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March 6, 1943


Committee on Public Health Relations of The New York Academy of Medicine
JAMA. 1943;121(10):755-759. doi:10.1001/jama.1943.62840100004011

The importance of inhalational therapy in modern medical practice is shown by its use in cardiac failure, coronary artery disease, asthma, atelectasis of the lungs of the newborn, postoperative atelectasis, pneumonia, pulmonary edema, emphysema and cerebral thrombosis. A proper understanding of the technic is especially necessary at this time because of its value in the treatment of war gas poisoning, severe hemorrhage, acute altitude sickness, and shock.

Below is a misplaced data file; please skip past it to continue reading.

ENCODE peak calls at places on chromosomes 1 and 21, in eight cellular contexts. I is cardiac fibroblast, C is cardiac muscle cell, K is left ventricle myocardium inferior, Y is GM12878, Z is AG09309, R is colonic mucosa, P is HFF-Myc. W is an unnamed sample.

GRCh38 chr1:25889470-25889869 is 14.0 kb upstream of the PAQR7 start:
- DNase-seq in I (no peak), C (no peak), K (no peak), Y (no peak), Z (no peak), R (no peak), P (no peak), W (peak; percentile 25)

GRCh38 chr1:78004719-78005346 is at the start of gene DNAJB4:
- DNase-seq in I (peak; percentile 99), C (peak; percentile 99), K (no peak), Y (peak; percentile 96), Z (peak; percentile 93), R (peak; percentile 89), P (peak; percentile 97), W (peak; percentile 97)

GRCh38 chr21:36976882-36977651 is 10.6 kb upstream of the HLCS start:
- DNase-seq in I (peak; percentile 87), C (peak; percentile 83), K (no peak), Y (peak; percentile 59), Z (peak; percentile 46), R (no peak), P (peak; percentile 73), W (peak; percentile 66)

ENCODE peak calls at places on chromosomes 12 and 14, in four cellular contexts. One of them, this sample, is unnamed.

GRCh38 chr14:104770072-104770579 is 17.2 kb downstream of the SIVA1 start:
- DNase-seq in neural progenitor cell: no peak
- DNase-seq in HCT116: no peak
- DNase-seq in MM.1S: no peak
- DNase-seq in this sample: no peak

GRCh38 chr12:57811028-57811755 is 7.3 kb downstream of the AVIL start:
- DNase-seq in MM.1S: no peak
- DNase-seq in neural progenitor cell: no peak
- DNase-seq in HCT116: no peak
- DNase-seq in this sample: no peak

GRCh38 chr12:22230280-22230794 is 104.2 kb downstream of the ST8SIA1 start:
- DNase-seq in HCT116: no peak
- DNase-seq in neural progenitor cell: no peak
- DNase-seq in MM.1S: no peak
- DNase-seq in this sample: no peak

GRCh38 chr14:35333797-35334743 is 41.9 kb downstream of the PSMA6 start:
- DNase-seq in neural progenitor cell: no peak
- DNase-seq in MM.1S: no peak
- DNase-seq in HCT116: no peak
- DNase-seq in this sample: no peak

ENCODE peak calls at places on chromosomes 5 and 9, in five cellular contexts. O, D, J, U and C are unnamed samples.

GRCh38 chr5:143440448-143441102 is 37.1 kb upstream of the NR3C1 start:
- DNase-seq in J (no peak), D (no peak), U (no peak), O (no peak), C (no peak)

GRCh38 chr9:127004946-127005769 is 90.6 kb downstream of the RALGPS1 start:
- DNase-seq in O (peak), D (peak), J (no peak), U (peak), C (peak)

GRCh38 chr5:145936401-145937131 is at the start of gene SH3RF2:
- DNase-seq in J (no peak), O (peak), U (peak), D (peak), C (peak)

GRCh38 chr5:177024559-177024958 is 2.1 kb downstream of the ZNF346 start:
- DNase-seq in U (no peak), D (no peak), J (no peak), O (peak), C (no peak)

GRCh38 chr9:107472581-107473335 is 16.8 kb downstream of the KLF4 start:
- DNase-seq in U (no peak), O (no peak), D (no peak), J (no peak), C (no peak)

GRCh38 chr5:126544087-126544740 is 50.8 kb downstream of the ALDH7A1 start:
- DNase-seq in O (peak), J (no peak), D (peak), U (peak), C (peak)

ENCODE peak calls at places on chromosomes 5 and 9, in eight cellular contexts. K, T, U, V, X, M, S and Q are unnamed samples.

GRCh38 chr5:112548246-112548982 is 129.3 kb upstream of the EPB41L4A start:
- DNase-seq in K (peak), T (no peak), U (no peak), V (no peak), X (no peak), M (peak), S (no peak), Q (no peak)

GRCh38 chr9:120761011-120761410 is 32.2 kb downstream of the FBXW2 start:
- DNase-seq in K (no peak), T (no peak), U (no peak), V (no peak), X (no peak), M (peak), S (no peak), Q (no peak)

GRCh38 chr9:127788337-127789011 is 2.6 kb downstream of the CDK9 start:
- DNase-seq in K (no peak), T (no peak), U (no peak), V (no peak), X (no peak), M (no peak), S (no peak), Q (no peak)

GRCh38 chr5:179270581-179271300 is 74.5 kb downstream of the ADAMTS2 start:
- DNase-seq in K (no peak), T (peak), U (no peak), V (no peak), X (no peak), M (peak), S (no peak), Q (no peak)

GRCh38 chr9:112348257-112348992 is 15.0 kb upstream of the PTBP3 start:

The therapeutic use of oxygen is based on the existence of a state of anoxia or of tissue oxygen want. This may be produced by failure of an adequate pressure of oxygen to reach the pulmonary capillaries or by a lowered blood flow which is responsible for a disproportionately large amount of oxygen being taken out of the capillaries, resulting in a diminished oxygen pressure insufficient for normal function of the tissues. Oxygen want may, however, take place with a normal arterial saturation,

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